This is Issue 68.2 of Digestable, your thrice-weekly mouthful of things happening in the world.
Today’s news, fermented:
***content warning: discussion of settler colonial violence
On my list of news-reading priorities, security and surveillance admittedly isn’t high. It feels, I think, further away than other crises. Certainly people—and organizers—are impacted tremendously by the surveillance state, and the governments and corporations behind it. Perhaps my inattention is a testament to the industry’s stealth.
Before I jump into the surveillance-related news item that caught my eye, here are a couple other relevant entities:
MediaJustice’s campaign #EyesOnAmazon, which targets the corporation’s harmful facial recognition software, too often used to police Black and brown people
An article from last year about a released trove of emails documenting surveillance of labor and student organizers
LittleSis (the opposite of Big Brother), a free-to-use database that maps people in power and their connections to each other
Ok, onto the news.
The dataset includes “more than 50,000 phone numbers that, since 2016, are believed to have been selected as those of people of interest by government clients of NSO Group.”
Essentially, NSO Group makes it easy for governments to surveil opponents, either in government or amongst civilians (think organizers, journalists, revolutionaries, etc). Its flagship product is:
“Pegasus, spying software – or spyware – that targets iPhones and Android devices. Once a phone is infected, a Pegasus operator can secretly extract chats, photos, emails and location data, or activate microphones and cameras without a user knowing.”
The Guardian, which has a history of breaking news and confirming whistleblowing like Snowden’s, has released an investigative series on the details of the leak. It’s good that this horrifying stuff is out in the open.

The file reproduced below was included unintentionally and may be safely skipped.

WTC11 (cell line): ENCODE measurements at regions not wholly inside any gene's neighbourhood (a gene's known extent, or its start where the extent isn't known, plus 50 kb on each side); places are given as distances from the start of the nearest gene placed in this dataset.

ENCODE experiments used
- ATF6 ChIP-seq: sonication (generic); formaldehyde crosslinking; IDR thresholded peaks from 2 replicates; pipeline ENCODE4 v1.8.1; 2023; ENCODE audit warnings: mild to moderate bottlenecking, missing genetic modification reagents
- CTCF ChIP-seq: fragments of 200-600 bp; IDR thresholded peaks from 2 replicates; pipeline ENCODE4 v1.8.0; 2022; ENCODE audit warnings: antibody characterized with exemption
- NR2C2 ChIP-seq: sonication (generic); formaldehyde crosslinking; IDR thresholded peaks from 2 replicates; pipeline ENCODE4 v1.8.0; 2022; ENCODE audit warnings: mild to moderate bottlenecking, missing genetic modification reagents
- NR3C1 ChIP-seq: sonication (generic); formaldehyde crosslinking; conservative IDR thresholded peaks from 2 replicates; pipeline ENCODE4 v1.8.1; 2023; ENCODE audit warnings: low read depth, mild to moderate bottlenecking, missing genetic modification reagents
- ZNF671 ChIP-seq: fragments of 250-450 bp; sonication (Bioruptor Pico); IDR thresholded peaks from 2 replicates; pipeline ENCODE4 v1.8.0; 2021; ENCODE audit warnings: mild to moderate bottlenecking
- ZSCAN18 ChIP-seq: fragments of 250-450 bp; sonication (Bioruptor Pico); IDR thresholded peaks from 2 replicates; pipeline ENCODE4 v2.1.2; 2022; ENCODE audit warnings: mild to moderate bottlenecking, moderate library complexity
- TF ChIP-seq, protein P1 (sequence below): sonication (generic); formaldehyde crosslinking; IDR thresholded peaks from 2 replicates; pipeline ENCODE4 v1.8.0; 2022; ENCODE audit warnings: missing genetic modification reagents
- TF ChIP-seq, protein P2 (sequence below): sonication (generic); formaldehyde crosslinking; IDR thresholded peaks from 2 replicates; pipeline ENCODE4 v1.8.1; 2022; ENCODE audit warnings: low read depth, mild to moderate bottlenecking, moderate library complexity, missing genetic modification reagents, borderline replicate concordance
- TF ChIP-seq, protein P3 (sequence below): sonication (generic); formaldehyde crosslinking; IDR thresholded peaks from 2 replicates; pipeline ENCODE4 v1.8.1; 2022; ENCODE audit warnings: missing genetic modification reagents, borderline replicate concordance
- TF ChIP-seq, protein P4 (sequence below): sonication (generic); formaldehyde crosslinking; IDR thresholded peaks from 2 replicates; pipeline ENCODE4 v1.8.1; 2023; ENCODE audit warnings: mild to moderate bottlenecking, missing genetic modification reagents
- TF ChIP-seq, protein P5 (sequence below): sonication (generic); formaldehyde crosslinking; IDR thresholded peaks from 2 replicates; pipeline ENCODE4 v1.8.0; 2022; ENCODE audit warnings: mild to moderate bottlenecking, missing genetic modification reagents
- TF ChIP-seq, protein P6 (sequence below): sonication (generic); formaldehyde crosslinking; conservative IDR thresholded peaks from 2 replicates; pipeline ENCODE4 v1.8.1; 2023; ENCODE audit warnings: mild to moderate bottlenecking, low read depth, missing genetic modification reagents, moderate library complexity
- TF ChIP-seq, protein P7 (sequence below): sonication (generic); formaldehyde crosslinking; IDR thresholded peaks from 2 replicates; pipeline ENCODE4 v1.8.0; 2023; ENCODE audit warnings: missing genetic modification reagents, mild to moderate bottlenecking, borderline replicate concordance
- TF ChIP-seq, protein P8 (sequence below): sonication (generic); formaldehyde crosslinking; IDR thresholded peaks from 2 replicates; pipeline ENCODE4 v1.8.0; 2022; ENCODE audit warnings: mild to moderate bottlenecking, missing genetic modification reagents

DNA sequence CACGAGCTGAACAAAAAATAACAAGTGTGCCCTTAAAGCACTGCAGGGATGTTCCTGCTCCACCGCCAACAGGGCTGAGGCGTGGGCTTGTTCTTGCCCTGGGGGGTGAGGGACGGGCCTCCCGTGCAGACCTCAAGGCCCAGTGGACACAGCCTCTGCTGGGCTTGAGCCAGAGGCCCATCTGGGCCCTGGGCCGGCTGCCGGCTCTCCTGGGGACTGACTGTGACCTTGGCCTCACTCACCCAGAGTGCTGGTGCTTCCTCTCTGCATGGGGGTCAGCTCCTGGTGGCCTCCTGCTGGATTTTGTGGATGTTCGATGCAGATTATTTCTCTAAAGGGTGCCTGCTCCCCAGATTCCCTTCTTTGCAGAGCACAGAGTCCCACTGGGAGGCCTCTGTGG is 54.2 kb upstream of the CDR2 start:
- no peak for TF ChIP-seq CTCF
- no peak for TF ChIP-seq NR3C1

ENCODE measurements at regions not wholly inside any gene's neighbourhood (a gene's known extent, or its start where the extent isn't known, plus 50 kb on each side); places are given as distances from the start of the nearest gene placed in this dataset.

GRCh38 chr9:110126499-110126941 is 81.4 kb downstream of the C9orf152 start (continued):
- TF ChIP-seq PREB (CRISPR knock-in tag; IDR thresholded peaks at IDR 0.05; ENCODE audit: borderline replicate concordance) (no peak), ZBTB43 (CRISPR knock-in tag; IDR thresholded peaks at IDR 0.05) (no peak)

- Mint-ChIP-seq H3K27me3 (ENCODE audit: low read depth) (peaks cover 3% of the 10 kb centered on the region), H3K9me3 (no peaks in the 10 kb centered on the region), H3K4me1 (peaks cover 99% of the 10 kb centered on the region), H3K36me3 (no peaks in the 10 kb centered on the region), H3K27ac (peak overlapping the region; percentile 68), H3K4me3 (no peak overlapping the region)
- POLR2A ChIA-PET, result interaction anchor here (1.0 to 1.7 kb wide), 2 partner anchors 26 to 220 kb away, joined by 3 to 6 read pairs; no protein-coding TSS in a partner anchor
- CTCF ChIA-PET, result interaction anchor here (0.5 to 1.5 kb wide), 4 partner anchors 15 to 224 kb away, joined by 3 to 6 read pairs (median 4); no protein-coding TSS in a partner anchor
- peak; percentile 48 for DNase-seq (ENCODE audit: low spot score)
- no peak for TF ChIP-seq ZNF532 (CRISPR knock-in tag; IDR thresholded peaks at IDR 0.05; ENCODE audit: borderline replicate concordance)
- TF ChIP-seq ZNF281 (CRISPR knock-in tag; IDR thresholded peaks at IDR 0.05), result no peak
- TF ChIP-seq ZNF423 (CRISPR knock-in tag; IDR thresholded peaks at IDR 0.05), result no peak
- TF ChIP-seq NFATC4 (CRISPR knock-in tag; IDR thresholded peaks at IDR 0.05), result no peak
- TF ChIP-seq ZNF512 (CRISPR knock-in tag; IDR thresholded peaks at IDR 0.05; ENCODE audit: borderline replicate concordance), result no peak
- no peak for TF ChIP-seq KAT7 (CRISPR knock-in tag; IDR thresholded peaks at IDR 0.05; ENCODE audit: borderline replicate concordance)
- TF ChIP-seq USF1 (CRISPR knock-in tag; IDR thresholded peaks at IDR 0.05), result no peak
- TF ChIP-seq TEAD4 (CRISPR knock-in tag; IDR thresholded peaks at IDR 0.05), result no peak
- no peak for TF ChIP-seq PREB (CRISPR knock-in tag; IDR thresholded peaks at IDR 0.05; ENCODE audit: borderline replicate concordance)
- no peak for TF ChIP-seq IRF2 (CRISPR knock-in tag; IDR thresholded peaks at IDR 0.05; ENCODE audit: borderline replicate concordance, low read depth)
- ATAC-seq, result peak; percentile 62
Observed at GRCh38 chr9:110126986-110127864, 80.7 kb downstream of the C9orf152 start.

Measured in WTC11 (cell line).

But! A sentence at the beginning of the latest article in the series gave me pause. It goes without saying (I hope) that any news about what the government of “Israel” is doing must be taken in stride—this is a settler colonial government that has made its name by displacing and murdering Palestinians. And so:
“The reports come as diplomatic pressure mounts on Israel over concerns the government has enabled abuses by repressive states around the world by granting NSO export licences for the spyware.”
I’m sorry, is there no irony here? The way this sentence is framed, it separates “Israel” and “repressive states,” as though “Israel” is not following the repressive state playbook more or less to the letter.
At best, we cannot take the ‘task force’ to manage the Pegasus/NSO situation, which is the subject of the article where the above appears, seriously. At worst—one repressive government is taking the reins (yes, that is an intentional Pegasus joke, please laugh) in order to protect other repressive governments.
Switching gears a little, another example of repressive governments trying to distance themselves from other, similar governments: John Kerry is sounding the alarm that time is running out to address the climate crisis.
I’ll give the US’s storied history of sabotaging climate action more space another time soon, but for now: it’s nice that someone in the US government is publicly freaking out about the ever-increasing catastrophe on our hands. That said, given this country’s history and present of doing the fossil fuel industry’s bidding, is there any reason we can value a press statement from a US higher-up as anything more than that?